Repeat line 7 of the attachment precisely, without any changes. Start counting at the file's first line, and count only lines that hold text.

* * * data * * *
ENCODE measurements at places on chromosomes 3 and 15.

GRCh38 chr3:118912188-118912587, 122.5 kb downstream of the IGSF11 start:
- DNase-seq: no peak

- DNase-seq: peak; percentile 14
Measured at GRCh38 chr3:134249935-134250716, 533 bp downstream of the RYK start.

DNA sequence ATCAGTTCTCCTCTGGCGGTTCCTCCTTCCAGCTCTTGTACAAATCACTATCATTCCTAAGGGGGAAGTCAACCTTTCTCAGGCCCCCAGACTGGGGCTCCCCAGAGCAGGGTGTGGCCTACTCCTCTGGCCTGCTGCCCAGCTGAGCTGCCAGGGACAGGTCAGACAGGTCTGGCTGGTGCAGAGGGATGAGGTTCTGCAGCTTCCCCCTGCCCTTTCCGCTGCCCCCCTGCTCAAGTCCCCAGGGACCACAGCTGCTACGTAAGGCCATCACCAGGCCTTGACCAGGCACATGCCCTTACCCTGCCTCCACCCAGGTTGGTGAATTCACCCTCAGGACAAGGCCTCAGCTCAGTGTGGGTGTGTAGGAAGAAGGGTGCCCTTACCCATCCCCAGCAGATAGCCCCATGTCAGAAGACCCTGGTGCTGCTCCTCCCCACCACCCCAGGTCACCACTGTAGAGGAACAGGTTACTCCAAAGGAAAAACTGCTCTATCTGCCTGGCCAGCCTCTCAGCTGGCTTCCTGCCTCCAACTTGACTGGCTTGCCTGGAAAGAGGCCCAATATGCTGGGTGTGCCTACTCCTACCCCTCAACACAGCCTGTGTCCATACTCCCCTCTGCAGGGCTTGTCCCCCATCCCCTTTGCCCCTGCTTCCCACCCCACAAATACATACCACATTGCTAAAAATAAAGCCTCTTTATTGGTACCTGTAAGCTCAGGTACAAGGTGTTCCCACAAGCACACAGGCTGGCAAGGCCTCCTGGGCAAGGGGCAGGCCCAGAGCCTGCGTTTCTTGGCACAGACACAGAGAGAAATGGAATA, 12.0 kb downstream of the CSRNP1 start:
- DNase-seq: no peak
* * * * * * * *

- DNase-seq: no peak